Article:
triangulation?

  • 6 Replies
  • 368 Views
*

sevenyears

  • Full Member
  • ***
  • 300
triangulation?
« on: February 14, 2020, 06:25:16 PM »
well, back in mediation today, and had a one on one session with mediators - to discuss what the problems are before we go into actual mediation (more on that another time). One of the mediators mentioned that PDs triangulate the children. I didn't completely understand what he meant (this takes place in a language not my own). I get how PDs play the children off each other and the GC/SG dynamic. How do PDs triangulate the children against the other spouse? How does it differ from alienation? Or, does it?

*

Penny Lane

  • Global Moderator
  • Hero Member
  • *
  • 1410
Re: triangulation?
« Reply #1 on: February 14, 2020, 06:50:17 PM »
I would say triangulation is a form of alienation when it takes place with the kids.

Really triangulation occurs every time one person (the PD) forces themselves to be the conduit of information that really should be between others (in this case, you and the kids).

The best example I can think of in our lives is that BM tries very hard to keep DH from talking to her parents, who watch the kids every day. Then, she tells HIM that she's with the kids. And she tells THEM that he's not available and that's why it's OK for them to watch the kids for longer than their right of first refusal clause would allow.

An example (more complicated) of how she's tried to triangulate DH and the kids:
We try very hard not to talk to them about money issues. So when she refused to pay for summer extracurriculars, they didn't hear about it from us. But then - as she was telling DH she wouldn't pay - she also told the kids that the reason she didn't go see them practice was because DH hadn't told her when practices were, that he had been responsible for signing them up on her time and he didn't, and that she had paid for half. So then the kids came back all mad at H because of what she said, which wasn't even true!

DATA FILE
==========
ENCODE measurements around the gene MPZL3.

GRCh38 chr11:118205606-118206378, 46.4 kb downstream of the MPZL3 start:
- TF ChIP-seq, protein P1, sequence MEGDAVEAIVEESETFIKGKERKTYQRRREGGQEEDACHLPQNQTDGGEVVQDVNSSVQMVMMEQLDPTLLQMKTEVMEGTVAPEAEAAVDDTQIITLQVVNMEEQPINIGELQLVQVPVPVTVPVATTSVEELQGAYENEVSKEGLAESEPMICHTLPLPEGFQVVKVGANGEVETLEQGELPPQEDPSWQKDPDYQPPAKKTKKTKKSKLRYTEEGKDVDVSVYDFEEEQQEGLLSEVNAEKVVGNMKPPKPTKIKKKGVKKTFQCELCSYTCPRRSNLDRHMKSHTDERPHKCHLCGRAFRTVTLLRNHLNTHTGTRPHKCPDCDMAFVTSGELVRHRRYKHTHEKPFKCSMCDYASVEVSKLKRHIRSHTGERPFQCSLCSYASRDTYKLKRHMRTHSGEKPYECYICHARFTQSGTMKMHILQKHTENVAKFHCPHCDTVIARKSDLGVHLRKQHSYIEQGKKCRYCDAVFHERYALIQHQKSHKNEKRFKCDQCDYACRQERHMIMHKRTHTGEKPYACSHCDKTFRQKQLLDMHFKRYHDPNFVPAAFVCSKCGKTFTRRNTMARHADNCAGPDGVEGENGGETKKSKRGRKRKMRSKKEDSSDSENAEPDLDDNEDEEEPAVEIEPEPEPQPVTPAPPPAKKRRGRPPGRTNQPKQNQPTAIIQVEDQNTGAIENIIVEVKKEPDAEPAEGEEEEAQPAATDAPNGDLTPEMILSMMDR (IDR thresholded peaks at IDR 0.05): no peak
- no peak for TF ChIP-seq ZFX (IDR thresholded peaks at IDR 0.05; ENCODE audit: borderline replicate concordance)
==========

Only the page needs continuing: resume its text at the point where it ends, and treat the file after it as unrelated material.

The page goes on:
So I'd consider that triangulation because she told the kids one thing and DH another thing. The only reason it wasn't successful was because the kids told us what she'd said.

I think it also could mean times when she lies to DH about something the kids say. Like, she tells DH the kids say they don't want to do an activity, then tells the kids that they're not allowed to do it. That kind of stuff.

I think she also probably triangulates the kids against each other, so it could mean that as well.

To me, the best way to deal with triangulation is ALWAYS for the two parties to get together and compare notes. But sometimes it's hard when one of those parties is a child and is already a somewhat unreliable narrator.

*

sevenyears

  • Full Member
  • ***
  • 300
Re: triangulation?
« Reply #2 on: February 15, 2020, 04:59:45 AM »
hhhmmmmm, I don't know if that's what he does. But, he definitely discourages them from telling me important things. last year, he told our foster daughter (7) not to tell me about some important developments with her FOO. Instead, DS, who was too young to lie withhold information, let it all out. DD was terrified she should would get into trouble with uocpd xh. Fast forward to two weeks ago. There was another important development in her FOO. DS said something unclear. When I asked DD about it, she denied it.  Fortunately, XH reported it to her social worker, who let me know about it.